We all need to eat – so why not start in the kitchen?
I love to cook and our family’s favorite times are around the kitchen table telling stories, laughing and eating. My hope is to share some of my favorite resources with you and your family. So start with just one of these ideas and be on your way to going green in the kitchen.
Natural Kitchen Cleaners
How about a fresh-smelling kitchen, cleaned with safe cleaners that are inexpensive and easy to make and use? You probably have some of the basic ingredients you need: baking soda, vinegar, salt, Borax, castile soap and tea tree, lemon and orange essential oils. These ingredients are available at grocery stores: www.geocities.com/Heartland/Prairie/8088/clngrn.html and www.care2.com/greenliving/make-your-own-non-toxic-cleaning-kit.html.
Your friends and family will think that every meal is a special occasion with cloth napkins on the table. These can be purchased or made frugally and easily. One and three-quarter yards of 45-inch fabric will make nine cloth napkins, each 15 inches square. Hem the napkins by hand or machine. Bundles of economy plaid dish cloths or wash cloths can also be used, and many thrift stores carry cloth napkins for 25 cents.
We each have a napkin ring with our name on it. We use our napkin and put it into the laundry according to its use. Napkin rings can be found at craft stores or you can use curtain rings – with the hook removed – which can be found new or at thrift stores.
Cloth Grocery Bags
It is so cool that local grocery stores are now asking if I have my own bags for my groceries. These are easy, basic to make and fun to use. Visit the Web site http://tipnut.com/35-reusable-grocery-bags-totes-free-patterns.com for ideas.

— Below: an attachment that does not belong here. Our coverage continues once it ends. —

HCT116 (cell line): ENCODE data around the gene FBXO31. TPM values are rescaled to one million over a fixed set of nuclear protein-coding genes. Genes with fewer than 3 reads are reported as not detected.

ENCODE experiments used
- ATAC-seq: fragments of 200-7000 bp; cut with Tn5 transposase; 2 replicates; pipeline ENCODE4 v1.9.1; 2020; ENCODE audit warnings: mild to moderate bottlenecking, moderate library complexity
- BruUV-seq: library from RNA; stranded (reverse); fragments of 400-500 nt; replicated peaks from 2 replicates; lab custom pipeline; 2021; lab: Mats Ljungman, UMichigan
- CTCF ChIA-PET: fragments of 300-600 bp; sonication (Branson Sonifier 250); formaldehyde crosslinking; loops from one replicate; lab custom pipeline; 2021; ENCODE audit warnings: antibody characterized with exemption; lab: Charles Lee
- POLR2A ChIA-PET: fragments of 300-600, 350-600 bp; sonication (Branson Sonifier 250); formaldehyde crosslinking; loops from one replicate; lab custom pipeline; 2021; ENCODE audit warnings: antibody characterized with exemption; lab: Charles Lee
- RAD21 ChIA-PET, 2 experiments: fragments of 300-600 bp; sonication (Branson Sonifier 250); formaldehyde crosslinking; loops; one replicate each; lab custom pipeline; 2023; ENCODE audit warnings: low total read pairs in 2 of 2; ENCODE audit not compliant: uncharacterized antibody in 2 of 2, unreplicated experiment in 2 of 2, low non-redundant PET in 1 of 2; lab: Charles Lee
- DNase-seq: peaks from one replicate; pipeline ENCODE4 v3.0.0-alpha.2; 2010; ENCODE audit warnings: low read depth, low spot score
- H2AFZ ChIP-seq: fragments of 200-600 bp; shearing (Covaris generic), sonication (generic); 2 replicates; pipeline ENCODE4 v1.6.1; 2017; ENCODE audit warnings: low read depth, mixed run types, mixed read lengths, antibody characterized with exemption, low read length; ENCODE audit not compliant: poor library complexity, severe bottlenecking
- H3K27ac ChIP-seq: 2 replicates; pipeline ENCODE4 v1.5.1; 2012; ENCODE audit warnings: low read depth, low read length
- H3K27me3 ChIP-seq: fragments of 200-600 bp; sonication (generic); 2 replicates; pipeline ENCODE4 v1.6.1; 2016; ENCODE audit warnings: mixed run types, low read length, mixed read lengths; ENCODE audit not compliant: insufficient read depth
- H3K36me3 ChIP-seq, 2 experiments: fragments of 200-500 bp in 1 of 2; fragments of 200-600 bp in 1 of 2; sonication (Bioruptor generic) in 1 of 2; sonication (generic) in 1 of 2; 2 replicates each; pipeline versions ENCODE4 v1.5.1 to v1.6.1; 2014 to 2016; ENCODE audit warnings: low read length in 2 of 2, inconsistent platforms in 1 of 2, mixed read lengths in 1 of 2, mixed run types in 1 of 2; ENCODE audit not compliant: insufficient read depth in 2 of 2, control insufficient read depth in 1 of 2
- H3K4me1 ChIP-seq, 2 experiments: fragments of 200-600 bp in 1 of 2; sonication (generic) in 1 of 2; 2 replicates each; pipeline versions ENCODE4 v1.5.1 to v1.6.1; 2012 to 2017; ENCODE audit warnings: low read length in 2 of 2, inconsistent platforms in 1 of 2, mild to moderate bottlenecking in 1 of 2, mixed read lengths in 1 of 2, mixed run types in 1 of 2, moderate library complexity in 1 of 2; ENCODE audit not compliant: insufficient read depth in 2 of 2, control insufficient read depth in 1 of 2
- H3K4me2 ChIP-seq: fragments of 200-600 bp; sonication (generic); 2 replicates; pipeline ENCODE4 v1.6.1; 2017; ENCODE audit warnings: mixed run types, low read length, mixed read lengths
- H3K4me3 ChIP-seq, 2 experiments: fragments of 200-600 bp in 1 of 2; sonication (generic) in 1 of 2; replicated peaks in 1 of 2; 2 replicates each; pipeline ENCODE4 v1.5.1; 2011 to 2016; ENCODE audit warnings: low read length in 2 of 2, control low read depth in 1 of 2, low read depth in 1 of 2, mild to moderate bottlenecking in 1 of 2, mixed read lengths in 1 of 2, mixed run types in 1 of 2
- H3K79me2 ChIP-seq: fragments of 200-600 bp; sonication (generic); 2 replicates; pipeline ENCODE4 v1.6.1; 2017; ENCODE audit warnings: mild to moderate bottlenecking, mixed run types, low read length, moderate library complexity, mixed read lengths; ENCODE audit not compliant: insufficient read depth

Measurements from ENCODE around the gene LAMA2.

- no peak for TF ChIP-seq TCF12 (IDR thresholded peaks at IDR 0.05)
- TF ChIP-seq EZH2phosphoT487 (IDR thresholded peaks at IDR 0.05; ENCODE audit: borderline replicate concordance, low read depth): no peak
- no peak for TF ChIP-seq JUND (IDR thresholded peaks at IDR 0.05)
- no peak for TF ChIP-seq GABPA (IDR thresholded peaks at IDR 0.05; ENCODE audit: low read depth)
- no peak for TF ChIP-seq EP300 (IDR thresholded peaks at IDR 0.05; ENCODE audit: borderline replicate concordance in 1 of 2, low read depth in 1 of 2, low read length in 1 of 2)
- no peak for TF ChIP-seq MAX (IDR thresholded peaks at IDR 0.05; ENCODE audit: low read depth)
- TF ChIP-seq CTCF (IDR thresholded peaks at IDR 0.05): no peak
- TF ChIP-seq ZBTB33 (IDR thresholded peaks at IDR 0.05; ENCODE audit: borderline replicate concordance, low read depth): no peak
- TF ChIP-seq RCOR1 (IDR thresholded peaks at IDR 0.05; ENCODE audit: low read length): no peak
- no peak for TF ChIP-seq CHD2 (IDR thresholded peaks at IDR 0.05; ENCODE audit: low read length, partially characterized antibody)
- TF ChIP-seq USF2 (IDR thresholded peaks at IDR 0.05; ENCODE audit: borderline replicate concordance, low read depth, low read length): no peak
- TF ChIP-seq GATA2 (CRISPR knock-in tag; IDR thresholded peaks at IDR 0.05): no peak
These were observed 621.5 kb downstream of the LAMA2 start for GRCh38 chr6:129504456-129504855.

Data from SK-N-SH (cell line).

Grow Some Greens
• Swiss chard in the window – Why Swiss chard? Because it’s easy to grow, delicious and very nutritious. My longtime friend E.Gordon Wells Jr., grows it in a sunny window sill all winter. He cuts the outer leaves and shreds them into salads and sandwiches, cook as greens and adds them to soups and stir-fries. They grow beautifully right in your home. Then in the spring when the ground warms up he plants it in his garden where it takes root. In the fall it sends up seed stalks and makes seeds – lots of seeds – with plenty to give away, if anyone is interested. He then re-sows fresh seed and grows it again in his basement window.
• Sprouts – They are nutritious, inexpensive and easy to grow. Just soak, rinse greening, store and eat a variety of crisp sprouts. Find your favorites by visiting www.living-foods.com/articles/easysprout.html.
Eat and buy a variety of locally-grown, organic, bulk whole foods and save money.
Kristine Farley lives in Bonney Lake on a mini-farm with her family. She is a mother of many, energy wellness coach and herbalist. She teaches a variety of classes and shows participants how healthy options are not hard and can be adapted to their current lifestyle. Her blog can be found at www.herbalmommasda.blogspot.com and she can be reached at firstname.lastname@example.org.